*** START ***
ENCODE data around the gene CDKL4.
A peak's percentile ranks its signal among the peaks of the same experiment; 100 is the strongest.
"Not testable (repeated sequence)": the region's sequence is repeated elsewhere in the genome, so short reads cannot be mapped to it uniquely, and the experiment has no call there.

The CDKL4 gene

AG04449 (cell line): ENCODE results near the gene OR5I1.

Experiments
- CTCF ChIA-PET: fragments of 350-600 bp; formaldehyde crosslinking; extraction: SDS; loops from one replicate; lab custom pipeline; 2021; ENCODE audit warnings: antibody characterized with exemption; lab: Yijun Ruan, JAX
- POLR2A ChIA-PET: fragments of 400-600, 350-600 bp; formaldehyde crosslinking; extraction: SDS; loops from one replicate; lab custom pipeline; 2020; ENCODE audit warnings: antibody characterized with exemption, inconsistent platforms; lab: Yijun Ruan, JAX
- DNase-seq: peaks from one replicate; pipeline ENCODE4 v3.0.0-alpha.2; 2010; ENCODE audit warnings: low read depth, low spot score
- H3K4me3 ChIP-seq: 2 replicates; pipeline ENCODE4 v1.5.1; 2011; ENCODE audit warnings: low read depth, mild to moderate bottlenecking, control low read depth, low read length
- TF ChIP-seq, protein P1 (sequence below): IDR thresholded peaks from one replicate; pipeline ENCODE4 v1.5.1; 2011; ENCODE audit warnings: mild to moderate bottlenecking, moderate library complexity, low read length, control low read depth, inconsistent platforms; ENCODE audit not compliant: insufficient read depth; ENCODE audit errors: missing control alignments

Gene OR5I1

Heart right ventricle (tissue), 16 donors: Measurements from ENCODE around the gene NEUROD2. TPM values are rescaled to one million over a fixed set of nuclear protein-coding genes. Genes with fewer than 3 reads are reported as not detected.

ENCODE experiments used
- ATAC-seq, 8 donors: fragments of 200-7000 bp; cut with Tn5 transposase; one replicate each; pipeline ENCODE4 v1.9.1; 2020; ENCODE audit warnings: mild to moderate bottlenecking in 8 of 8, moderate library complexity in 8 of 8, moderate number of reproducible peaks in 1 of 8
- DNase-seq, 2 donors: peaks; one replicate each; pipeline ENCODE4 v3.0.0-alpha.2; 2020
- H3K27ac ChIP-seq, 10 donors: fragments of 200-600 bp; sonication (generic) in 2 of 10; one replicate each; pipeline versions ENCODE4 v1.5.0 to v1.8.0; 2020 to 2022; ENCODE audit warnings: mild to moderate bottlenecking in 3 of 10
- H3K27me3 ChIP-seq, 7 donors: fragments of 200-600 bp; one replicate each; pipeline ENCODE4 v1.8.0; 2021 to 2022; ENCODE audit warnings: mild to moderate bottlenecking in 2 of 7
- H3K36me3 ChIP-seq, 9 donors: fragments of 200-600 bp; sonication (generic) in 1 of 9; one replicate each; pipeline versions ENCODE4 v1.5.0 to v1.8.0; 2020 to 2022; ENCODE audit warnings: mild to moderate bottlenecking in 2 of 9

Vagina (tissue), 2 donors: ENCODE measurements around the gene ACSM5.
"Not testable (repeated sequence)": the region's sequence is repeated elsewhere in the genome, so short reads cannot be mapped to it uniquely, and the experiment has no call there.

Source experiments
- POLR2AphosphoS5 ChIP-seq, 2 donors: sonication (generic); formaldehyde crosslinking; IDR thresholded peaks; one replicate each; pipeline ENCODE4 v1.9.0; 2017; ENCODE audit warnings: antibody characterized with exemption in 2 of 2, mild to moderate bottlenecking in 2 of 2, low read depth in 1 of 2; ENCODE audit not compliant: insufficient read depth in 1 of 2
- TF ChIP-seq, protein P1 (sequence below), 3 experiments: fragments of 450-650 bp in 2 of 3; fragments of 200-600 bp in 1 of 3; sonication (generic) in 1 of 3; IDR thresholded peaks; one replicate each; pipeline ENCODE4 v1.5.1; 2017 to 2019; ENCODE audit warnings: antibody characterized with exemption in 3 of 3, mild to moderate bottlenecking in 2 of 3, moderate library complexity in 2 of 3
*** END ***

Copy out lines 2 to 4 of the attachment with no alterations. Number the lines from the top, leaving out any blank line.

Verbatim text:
A peak's percentile ranks its signal among the peaks of the same experiment; 100 is the strongest.
"Not testable (repeated sequence)": the region's sequence is repeated elsewhere in the genome, so short reads cannot be mapped to it uniquely, and the experiment has no call there.

The CDKL4 gene